In the spring of 2014, I decided to do a semester abroad with my university through the University of California Education Abroad Program (UCEAP). While many of my classmates were submitting applications to study abroad in London, Madrid and Paris, I decided to pursue the road less taken. In my heart, I knew I was destined for Africa. But as vast as it is, I had no idea where exactly to start. At the time, EAP provided programs in Botswana, Ghana and Egypt. By the time I decided I wanted to study abroad, I’d already missed the deadline to apply for the Botswana program and the Egypt program was limited to certain majors. So, Ghana it was! A few weeks later, I received my acceptance letter to study at the University of Ghana, Legon and I was overwhelmed with joy and excitement. But as the pre-departure process began I would soon be filled with doubt from external sources. As I informed family members and friends of my study/travel plans, those feelings of excitement quickly turned into nausea.
The reactions all varied from “wow, you’re so brave!” to “be careful, girl, I heard some shit is going down over there” to “aren’t you scared you’ll catch something?” It was incredibly frustrating to me that people didn’t seem to share my enthusiasm. And I knew, had I decided to go to London, Madrid or Paris the reactions would not have been as discouraging. I began to wonder, had I been hasty in making such an important decision?
For many, the continent of Africa is a mystery, making it easy to create generalizations. When people think of Africa, they picture the emaciated poster child often times used by Save the Children campaigns, conjuring images of war, famine and disease. And although this may be the case for a small number of African countries, it is not the same for the vast majority. Africa is extremely diverse – possessing 47 countries (55 if you include the islands off the coast), over 1,500 official spoken languages and dialects and many various religions. These are just some of the factors that influence culture, philosophy, governance, economics, societal values and art in all of these countries.
The city of Accra (Ghana’s capitol), itself, is bustling with activity day and night. The earth is a beautiful redbrick color, the skies are always blue and the people always in high spirits. Ghanaians are some of the most peaceful people I have ever met and the level of hospitality is heartwarming. At the same time, Ghanaians are also extremely hardworking. Many service jobs require long overnight 12-hour shifts. And most clerical jobs often involve waking up at 4:00am daily in order to avoid rush hour or take public transportation. Ghanaians are not afraid to perform backbreaking labor. Simultaneously, Ghana possesses some of the most innovative businesses in West Africa.
I don’t blame anyone for having a misconstrued image of Africa. It is difficult to understand a place you have never been to. My hope is that I can change at least one person’s misconceptions about Africa – easing fears and concerns about safety and encouraging travel to lesser-acknowledged destinations. I have put together a list of recommendations and travel advice – including a few things I wish I’d known prior to my departure (for peace of mind). I hope that I can shine some light on the otherwise mysterious cloud that shrouds the continent of Africa.
- Lets just get this clarified and out of the way: You are not going to die from Malaria!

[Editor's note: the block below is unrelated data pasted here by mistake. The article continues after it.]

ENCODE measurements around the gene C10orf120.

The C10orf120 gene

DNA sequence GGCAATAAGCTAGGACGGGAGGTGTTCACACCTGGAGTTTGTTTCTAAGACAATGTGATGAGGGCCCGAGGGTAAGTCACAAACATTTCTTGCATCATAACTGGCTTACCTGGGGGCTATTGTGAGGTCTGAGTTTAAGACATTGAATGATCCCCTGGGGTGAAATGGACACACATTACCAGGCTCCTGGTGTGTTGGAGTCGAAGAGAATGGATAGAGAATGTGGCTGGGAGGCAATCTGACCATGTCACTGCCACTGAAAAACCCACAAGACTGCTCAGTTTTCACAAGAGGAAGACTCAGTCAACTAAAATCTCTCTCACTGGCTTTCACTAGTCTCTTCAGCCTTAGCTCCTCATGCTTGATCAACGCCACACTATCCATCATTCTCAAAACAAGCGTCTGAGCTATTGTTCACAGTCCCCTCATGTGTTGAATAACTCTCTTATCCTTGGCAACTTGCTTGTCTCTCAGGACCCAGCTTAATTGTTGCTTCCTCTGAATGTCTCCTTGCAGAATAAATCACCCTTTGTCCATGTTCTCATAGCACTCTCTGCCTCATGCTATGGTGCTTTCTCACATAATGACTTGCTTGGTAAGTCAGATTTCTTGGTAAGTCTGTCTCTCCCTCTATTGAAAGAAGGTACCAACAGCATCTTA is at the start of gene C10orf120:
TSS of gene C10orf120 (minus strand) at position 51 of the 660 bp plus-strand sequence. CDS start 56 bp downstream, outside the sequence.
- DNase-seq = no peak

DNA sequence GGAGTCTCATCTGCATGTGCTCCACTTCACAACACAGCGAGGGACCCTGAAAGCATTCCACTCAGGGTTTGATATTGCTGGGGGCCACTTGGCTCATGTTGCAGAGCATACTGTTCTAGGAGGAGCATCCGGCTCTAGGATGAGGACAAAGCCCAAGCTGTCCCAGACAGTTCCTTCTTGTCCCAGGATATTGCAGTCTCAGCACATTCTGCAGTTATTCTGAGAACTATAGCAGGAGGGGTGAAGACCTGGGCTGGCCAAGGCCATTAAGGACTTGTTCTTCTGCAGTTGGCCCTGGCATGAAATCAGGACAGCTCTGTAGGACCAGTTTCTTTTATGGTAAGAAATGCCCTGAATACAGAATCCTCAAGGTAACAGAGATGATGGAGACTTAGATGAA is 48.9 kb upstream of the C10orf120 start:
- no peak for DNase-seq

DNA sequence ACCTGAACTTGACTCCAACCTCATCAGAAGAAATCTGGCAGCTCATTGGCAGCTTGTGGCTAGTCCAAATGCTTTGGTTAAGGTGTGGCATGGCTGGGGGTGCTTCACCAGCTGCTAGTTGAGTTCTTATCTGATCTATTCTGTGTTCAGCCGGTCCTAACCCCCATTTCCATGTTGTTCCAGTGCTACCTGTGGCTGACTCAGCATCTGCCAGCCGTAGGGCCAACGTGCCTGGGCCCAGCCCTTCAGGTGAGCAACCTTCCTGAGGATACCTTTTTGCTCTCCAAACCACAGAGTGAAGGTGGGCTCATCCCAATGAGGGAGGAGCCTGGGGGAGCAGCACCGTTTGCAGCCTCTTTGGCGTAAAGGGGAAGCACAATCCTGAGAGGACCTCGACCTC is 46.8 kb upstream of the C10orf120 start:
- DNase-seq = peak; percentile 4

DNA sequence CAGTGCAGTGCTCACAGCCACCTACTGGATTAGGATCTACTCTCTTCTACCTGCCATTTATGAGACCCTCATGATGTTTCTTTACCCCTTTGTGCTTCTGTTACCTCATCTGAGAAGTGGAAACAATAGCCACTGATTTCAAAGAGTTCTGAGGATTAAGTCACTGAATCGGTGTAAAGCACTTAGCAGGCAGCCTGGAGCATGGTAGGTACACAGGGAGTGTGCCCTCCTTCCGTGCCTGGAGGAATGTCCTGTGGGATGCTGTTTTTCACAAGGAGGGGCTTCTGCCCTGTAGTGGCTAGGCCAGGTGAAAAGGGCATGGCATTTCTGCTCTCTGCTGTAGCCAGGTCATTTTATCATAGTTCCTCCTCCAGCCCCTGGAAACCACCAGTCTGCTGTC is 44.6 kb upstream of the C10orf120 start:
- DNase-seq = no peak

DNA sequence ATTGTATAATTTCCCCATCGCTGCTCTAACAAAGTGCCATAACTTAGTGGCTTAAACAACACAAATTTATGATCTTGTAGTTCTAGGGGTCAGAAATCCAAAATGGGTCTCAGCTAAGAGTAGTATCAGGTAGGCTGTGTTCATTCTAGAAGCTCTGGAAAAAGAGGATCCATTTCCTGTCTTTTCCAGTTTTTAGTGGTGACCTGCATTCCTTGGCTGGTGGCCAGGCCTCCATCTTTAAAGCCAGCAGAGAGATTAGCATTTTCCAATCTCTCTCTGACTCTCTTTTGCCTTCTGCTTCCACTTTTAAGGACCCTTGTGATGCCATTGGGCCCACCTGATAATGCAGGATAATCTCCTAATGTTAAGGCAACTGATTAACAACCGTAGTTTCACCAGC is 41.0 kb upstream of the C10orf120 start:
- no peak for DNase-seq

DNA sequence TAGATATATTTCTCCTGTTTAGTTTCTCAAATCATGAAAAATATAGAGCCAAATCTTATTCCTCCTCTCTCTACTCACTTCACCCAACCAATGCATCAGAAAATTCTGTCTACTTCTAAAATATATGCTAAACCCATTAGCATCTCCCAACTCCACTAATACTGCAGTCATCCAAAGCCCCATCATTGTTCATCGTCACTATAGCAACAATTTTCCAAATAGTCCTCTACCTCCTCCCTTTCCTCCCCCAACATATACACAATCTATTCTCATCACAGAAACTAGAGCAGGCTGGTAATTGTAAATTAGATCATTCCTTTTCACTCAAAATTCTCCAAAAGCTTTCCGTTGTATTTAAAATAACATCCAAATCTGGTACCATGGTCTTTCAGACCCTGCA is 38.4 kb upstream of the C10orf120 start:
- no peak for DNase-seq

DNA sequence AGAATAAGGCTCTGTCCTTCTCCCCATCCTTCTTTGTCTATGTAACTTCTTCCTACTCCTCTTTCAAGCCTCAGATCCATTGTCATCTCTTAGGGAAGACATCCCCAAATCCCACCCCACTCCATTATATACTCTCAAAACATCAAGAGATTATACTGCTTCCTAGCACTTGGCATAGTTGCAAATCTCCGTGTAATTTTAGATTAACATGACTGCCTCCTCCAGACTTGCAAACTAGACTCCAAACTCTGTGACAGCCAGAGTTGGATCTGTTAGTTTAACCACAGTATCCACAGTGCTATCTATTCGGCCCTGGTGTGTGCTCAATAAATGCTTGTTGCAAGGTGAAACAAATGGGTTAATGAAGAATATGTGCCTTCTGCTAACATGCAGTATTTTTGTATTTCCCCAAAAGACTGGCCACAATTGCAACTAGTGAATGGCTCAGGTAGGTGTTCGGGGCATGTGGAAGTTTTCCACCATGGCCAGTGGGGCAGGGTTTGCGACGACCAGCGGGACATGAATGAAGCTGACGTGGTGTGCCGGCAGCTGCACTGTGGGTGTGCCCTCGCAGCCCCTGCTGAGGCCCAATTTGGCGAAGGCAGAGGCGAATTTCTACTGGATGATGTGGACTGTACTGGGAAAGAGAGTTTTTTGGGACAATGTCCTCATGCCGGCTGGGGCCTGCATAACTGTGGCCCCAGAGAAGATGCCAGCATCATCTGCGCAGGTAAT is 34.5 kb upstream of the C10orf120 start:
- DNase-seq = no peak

- My university’s health insurance only covered half of the daily anti-malaria medication that I was prescribed. I was in a panic because the nurse at the health center told me any anti-malaria medication sold in Ghana is counterfeit. I went through a grueling process of rushing to the local Emergency Room and having my personal insurance cover the remainder of the medication, which also had to be switched to a generic brand. HOWEVER, weeks into my study abroad program I decided to stop taking the medication and never contracted malaria throughout my entire six-month stay. On the other hand, there were kids in the program who took their anti-malaria medication faithfully every day and still contracted malaria
Yes, malaria is common. However,
- Anti-malaria medicine is extremely easy to find over-the-counter (and affordable) and you don’t necessarily need it pre-departure (which can be very pricey if you don’t have insurance that will cover it)
- If you happen to contract malaria, it is extremely easy (and affordable) to find treatment over-the-counter. Recovery time is usually 2-3 days (about the same amount of time it takes to recover from a cold or the flu)
- Signs of malaria: Fever, shivers, nausea, lack of appetite, diarrhea. If you start to feel any of these symptoms, I highly recommend going straight to any corner pharmacy and asking for malaria treatment medication. Usually, people begin to feel better within 12 hours of the first dose and this will reduce recovery time. Make sure to eat properly and take cold showers to reduce fever
- You will need to show your yellow fever vaccination card upon entrance into Ghana
- I strongly advise buying a voltage convertor if you plan on using electronics like laptops or home appliances like hair dryers, etc.
Tips for travel
- Always bargain and negotiate the price! This goes for taxi rides (negotiate fares before getting into the taxi), most articles of clothing, fabric etc. Never just settle for the first price they offer
- Some Ghanaians can be very pushy when it comes to selling items
- Fruit from street vendors is delicious, fresh, inexpensive and prepared right in front of you!
- Nightlife in Ghana is amazing
- For nightclubs, lounges and bars, locals will dress to impress in heels and dresses, etc. However, for daytime, dress modest and appropriate for the weather since it is usually hot and humid year-round: flip flops, etc.